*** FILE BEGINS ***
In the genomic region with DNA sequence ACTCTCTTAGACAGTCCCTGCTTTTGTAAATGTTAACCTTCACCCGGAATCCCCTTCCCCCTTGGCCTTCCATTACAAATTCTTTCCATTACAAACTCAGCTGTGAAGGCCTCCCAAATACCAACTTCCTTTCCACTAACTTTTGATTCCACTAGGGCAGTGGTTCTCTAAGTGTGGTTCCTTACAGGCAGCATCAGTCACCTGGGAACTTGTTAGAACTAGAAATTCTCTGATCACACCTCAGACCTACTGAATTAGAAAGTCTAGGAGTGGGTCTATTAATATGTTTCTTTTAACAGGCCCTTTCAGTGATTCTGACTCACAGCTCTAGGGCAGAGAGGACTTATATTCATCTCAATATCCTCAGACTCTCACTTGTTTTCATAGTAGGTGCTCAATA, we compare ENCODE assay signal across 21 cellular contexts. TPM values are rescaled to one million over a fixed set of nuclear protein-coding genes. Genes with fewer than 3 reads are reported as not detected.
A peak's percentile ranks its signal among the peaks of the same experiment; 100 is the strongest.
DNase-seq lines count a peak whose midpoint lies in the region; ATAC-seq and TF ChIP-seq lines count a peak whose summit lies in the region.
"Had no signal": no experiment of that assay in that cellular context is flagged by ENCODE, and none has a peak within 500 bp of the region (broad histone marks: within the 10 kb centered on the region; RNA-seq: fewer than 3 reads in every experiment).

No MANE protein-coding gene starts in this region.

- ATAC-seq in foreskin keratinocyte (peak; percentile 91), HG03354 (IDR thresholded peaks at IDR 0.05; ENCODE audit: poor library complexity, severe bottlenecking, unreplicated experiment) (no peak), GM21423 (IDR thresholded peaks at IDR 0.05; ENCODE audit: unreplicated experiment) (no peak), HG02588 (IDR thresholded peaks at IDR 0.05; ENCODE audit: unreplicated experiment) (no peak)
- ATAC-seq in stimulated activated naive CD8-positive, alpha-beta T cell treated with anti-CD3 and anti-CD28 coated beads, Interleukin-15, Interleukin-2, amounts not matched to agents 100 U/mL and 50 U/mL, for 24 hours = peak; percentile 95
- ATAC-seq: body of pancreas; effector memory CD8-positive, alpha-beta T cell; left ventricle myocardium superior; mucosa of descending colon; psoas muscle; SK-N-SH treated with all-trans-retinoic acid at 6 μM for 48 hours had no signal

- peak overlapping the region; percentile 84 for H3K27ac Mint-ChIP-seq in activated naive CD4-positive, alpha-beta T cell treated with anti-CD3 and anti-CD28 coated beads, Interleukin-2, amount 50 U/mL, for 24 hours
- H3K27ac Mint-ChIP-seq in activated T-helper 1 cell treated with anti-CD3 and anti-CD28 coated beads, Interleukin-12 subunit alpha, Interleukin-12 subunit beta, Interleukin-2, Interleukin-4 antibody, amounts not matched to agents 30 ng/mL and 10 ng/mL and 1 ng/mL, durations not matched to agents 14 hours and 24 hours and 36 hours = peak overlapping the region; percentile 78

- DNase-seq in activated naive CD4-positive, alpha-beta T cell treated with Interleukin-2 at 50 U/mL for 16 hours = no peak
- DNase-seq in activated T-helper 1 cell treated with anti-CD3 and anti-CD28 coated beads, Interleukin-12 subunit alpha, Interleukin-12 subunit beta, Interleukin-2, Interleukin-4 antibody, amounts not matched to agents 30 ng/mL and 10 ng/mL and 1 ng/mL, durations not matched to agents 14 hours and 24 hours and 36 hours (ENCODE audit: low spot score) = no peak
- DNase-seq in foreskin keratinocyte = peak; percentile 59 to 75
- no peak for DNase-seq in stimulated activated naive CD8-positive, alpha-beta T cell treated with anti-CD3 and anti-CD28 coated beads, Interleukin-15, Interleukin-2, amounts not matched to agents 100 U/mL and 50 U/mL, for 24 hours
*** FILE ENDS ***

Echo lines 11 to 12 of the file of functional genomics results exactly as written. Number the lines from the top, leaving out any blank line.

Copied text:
- DNase-seq in activated naive CD4-positive, alpha-beta T cell treated with Interleukin-2 at 50 U/mL for 16 hours = no peak
- DNase-seq in activated T-helper 1 cell treated with anti-CD3 and anti-CD28 coated beads, Interleukin-12 subunit alpha, Interleukin-12 subunit beta, Interleukin-2, Interleukin-4 antibody, amounts not matched to agents 30 ng/mL and 10 ng/mL and 1 ng/mL, durations not matched to agents 14 hours and 24 hours and 36 hours (ENCODE audit: low spot score) = no peak